Lost films and alternative histories

A cultured ape (Zain Rahnat) teaches life lessons in Donn Greer's The Rare Blue Apes of Cannibal Isle (1975)

Film restoration is usually seen as an effort to preserve the canon, but there are vast areas of film history which may be less reputable, but still represent significant aspects of the past century’s most popular art form. In their recent six-disk, ten-movie set Lost Picture Show, Vinegar Syndrome highlight their own efforts to unearth and give new life to cheap, obscure, frequently disreputable examples of movies made far from the mainstream – sex. violence, politics and an occasional talking animal are on display in this ragged, sometimes enlightening, sometimes frustrating collection.

Movies and reality intersect in two recent releases

The sociologist (Flavio Bucci) grasps the metaphysical mystery in Giuliano Montaldo's Closed Circuit (1978)

Our relationship to movies is complex; we know that we’re watching illusions, yet the intellectual and emotional responses we experience are very real. Movies give us access to a seemingly infinite range of experiences which take us out of out immediate lives. Two recent releases delve into this phenomenon in visceral ways — Giuliano Montaldo’s Closed Circuit (1978) addresses the metaphysics of movie watching with humour and suspense, while Charlie Victor Romeo (2013) provides disturbing access to an aspect of real life we might prefer not to think about: the moments during which flight crews try to deal with catastrophic technical failures immediately preceding air crashes.

Fall 2023 viewing: Arrow Video

Cloistermouth (Nicholas Hoye) panics when he realizes his privileged position is threatened in John Mackenzie's Unman, Wittering and Zigo (1971)

A selection of new and slightly older Arrow releases range from ’70s Japanese gangster movies by Kinji Fukasaku to David Cronenberg’s icy adaptation of J.G. Ballard’s Crash (1996), from an early feature by John Mackenzie combining a satire of class with psychological suspense to a sampler of sci-fi and horror movies produced in the ’80s by Charles Band’s Empire International Pictures.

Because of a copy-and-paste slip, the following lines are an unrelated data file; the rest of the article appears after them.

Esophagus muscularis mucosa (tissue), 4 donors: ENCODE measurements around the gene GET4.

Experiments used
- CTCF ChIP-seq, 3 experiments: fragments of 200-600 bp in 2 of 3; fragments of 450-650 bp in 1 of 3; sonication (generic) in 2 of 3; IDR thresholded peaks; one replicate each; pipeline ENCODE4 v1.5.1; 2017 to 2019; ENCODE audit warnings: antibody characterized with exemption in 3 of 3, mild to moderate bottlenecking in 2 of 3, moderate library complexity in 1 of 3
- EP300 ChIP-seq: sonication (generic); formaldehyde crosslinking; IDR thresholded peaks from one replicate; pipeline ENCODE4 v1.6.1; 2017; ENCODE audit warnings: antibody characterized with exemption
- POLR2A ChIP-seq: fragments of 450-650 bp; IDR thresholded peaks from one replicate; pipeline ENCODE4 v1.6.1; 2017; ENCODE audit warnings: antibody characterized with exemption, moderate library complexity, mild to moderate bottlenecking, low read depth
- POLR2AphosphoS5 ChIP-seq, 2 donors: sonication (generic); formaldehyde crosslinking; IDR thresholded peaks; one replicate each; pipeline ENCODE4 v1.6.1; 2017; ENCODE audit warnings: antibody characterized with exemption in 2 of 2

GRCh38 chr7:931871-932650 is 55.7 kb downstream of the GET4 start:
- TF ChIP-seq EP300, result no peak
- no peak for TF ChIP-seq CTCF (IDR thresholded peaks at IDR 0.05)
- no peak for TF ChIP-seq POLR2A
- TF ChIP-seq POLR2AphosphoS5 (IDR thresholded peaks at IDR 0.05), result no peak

Fall 2023 viewing, part one

Detective Luigi Mackeroni (Udo Samel) and his cross-dressing partner Babette (Leonard Lansink) face an unusual foe in Martin Walz's Killer Condom (1996)

As always, writing falls behind viewing and I’ve missed mentioning some disks that deserved at least a comment – so here are some quick notes on recent releases from Arrow, Vinegar Syndrome and some smaller labels covering a wide range of genres from spaghetti westerns to East European animation, from low-budget sci-fi to documentary, from comedy to horror to exploitation.

The transgressive art of William Friedkin

Bad behaviour is attributed the Devil in William Friedkin's The Exorcist (1973)

William Friedkin’s death in August prompted a look back at his most significant work from the ’70s and ’80s, a run of movies which were controversial and only intermittently commercially successful. At his best, Friedkin’s cool, detached approach to dangerous subjects resulted in powerful movies which influenced the direction of popular genres and his work from that period remains challenging today.

Blasts from the past

The English-language invisibility of Alfred Döblin

Lost Soul: Richard Stanley vs Hollywood commerce

Three Fantastic Journeys by Karel Zeman:
Criterion Blu-ray review

Three Films by Luis Buñuel: Criterion Blu-ray review

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